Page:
The Netherlands banned on Sunday all passenger flights from the UK as a new, more infectious strain of coronavirus was spreading rapidly in southeast England.
The ban, from 6amCET on Sunday until January 1, came hours after Britain issued stricter restrictions for part of the country to slow the new variant.
“An infectious mutation of the COVID-19 virus is circulating in the United Kingdom. It is said to spread more easily and faster and is more difficult to detect,” the Dutch health ministry said in a statement.
The Dutch public health agency therefore “recommends that any introduction of this virus strain from the United Kingdom be limited as much as possible by limiting and/or controlling passenger movements.”
In early December, sampling of a case on Dutch territory had “revealed a virus with the variant described in the United Kingdom,” the Ministry said. Experts were tracking potentially related cases.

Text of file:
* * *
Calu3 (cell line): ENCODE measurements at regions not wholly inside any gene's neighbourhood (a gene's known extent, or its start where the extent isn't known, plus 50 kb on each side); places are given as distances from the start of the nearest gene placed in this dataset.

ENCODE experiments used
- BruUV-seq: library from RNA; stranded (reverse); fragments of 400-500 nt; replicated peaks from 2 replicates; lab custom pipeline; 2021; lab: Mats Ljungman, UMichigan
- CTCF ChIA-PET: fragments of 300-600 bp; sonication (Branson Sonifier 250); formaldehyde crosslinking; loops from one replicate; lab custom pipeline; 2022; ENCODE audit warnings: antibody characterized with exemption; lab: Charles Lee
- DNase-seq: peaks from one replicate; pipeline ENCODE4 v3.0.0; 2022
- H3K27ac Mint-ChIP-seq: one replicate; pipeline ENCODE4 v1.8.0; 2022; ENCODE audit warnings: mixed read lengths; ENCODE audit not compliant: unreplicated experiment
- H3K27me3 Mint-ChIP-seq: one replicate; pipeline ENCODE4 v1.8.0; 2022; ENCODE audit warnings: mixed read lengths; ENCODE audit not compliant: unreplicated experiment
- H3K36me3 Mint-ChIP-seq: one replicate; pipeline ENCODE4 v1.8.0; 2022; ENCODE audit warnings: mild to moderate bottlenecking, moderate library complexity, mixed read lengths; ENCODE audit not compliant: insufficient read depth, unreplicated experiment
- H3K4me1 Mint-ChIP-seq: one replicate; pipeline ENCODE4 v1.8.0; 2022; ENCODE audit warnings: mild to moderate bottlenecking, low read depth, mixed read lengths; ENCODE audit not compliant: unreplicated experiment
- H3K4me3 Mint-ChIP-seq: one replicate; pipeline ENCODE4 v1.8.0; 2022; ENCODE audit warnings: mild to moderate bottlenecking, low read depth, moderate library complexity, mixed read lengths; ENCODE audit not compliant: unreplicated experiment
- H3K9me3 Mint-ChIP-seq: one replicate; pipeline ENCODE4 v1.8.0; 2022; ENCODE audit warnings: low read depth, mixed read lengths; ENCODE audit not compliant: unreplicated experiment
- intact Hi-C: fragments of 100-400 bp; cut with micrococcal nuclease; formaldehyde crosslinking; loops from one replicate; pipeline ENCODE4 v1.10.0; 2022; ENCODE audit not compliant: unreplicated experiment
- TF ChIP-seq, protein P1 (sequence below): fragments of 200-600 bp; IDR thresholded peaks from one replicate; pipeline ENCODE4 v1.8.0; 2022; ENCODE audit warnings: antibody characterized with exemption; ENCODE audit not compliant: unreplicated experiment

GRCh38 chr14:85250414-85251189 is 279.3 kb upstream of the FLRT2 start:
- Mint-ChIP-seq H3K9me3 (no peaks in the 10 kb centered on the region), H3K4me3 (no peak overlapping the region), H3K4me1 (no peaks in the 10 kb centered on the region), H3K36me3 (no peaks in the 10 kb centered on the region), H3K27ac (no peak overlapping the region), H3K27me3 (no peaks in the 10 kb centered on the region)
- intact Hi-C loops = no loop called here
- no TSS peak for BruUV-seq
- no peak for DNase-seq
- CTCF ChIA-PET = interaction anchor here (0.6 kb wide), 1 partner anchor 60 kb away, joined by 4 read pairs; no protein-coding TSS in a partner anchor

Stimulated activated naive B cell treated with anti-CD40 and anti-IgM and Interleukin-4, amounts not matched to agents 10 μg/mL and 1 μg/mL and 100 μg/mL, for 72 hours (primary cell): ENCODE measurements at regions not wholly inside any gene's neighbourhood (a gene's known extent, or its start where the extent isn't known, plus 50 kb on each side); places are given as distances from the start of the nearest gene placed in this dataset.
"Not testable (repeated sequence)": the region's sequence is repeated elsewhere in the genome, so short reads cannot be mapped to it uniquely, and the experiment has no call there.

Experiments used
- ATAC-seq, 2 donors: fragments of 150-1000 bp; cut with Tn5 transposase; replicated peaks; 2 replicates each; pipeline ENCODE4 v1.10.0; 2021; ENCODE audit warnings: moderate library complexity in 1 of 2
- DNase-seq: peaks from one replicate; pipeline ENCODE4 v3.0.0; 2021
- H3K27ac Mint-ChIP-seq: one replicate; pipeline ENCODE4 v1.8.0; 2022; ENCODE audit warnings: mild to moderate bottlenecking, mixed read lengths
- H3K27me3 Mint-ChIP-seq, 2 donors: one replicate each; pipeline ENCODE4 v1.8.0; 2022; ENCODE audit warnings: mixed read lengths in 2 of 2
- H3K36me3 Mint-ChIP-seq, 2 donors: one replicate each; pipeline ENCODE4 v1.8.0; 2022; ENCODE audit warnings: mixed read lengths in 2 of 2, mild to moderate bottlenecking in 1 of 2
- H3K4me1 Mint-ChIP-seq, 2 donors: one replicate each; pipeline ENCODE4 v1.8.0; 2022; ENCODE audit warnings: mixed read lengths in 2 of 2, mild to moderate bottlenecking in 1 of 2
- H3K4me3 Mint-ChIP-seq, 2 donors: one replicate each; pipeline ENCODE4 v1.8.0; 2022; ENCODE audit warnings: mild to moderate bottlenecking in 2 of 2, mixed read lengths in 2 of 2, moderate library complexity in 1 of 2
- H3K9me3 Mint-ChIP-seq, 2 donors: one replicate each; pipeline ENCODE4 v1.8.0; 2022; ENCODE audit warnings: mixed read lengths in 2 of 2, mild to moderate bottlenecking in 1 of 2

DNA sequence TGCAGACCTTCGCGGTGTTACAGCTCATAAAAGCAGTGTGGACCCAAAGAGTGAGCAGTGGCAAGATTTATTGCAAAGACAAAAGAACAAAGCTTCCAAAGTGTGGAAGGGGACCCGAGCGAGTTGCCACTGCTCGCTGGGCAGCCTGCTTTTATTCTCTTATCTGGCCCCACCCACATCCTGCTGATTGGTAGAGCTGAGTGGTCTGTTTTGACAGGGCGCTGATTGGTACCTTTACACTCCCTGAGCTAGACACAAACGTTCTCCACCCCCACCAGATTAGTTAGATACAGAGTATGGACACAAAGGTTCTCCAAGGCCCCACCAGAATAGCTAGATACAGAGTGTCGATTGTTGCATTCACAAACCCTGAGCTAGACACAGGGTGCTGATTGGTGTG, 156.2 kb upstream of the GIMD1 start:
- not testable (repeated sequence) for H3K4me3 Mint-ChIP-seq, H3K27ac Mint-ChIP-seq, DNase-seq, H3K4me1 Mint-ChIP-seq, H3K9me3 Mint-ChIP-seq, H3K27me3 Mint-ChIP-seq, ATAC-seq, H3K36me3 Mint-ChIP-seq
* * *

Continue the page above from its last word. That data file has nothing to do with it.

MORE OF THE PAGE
Prime Minister Mark Rutte’s cabinet had now taken the “precautionary decision” to ban flights from Britain, the statement said. Other forms of transport were still under review.
“Over the next few days, together with other EU member states, (the government) will explore the scope for further limiting the risk of the new strain of the virus being brought over from the UK,” the statement said.
The government urged Dutch citizens not to travel unless strictly necessary.
The country is under a five-week lockdown until mid-January with schools and all non-essential shops closed.